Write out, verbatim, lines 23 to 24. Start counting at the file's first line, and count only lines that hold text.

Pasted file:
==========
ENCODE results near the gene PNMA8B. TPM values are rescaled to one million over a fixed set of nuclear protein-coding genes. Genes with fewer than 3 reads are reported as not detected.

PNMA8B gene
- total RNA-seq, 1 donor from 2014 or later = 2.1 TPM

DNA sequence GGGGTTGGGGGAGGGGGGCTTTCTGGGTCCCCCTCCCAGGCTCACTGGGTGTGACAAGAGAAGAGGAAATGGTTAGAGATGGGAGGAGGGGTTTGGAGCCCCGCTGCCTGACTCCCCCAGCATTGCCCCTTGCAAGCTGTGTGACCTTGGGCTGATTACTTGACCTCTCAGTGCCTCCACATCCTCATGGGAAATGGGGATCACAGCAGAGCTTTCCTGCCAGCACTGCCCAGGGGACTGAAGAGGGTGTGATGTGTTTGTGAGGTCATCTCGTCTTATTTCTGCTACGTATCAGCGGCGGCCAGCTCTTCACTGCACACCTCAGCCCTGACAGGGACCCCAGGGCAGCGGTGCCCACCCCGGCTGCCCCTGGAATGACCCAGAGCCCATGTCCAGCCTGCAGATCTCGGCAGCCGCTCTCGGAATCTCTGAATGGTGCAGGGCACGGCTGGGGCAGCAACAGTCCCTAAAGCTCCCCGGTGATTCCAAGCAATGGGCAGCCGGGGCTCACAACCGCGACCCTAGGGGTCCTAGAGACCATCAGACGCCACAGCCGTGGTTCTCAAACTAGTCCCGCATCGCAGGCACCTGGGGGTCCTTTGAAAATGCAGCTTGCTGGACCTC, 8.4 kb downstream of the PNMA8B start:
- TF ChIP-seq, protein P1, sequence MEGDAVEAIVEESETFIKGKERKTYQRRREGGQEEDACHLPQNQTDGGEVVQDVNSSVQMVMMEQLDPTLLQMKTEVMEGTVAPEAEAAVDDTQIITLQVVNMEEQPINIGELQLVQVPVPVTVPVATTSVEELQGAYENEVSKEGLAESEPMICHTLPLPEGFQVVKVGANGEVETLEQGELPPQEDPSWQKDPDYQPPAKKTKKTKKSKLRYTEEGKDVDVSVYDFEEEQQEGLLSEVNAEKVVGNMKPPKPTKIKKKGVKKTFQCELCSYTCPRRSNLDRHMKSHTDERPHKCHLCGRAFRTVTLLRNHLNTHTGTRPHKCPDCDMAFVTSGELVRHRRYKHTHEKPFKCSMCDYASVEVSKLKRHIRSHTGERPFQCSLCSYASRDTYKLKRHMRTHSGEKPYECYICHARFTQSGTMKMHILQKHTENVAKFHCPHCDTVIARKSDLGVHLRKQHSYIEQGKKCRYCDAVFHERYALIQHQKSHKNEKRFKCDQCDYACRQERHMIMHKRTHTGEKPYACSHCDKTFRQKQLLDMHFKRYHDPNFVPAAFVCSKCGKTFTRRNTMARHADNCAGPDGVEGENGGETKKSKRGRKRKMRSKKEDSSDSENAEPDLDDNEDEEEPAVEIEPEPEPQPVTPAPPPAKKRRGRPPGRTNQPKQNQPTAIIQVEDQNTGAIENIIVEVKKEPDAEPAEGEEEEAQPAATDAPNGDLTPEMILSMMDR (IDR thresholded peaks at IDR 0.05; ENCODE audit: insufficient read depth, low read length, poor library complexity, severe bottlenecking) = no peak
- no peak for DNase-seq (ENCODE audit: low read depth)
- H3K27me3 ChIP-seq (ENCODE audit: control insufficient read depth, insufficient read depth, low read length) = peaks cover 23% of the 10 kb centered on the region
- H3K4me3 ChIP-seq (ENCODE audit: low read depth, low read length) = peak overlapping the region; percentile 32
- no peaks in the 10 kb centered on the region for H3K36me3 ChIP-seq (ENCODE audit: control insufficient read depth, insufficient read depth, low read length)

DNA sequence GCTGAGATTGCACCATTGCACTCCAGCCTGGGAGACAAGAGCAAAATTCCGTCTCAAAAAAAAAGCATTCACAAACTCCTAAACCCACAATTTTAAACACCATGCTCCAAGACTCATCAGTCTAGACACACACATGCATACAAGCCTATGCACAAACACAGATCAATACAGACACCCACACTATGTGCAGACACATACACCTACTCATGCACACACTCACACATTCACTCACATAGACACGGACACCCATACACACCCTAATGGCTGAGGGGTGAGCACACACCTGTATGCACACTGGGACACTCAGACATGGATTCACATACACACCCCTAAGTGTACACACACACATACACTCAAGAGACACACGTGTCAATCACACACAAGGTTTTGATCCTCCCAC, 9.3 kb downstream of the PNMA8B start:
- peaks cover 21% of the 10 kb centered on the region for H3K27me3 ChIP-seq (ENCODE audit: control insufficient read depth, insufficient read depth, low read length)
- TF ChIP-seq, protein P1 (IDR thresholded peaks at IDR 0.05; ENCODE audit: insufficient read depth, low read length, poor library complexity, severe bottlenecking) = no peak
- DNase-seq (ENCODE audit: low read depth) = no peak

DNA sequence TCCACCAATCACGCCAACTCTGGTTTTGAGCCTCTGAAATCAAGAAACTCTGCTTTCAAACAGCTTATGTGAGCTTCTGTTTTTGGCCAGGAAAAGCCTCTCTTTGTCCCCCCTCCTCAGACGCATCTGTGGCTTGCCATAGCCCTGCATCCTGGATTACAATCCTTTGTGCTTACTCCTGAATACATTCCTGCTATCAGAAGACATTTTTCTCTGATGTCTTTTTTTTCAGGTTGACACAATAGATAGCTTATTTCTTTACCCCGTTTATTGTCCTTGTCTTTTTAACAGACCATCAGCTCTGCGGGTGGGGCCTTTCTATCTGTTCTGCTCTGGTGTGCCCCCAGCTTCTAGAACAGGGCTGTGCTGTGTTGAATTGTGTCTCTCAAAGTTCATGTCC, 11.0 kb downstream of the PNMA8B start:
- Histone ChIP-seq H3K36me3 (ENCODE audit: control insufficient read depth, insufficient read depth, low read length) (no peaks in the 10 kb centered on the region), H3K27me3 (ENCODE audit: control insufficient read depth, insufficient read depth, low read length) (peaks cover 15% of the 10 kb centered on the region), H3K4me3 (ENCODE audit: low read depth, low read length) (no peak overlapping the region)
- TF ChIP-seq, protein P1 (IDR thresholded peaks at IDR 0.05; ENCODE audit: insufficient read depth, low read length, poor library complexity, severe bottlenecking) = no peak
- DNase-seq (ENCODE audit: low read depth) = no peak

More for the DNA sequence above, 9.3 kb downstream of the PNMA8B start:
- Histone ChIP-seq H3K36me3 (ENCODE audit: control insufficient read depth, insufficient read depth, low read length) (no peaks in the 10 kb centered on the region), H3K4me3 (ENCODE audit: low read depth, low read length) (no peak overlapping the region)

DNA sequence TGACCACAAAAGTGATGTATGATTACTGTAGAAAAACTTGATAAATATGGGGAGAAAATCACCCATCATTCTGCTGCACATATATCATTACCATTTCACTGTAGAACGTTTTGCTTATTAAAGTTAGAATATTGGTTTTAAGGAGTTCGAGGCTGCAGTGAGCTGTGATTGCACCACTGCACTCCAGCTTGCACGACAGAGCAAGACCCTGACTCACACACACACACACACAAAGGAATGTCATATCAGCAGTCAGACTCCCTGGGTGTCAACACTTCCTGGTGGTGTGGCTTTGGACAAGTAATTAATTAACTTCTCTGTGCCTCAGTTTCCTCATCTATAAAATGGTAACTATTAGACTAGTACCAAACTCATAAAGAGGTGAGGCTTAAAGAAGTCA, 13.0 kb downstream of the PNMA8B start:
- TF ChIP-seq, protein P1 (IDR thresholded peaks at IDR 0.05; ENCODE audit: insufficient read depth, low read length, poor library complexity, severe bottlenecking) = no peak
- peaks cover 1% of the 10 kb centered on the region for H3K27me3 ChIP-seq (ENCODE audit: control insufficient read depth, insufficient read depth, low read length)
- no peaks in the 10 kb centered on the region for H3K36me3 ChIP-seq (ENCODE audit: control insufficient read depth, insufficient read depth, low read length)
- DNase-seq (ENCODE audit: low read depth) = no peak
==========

- no peaks in the 10 kb centered on the region for H3K36me3 ChIP-seq (ENCODE audit: control insufficient read depth, insufficient read depth, low read length)
- DNase-seq (ENCODE audit: low read depth) = no peak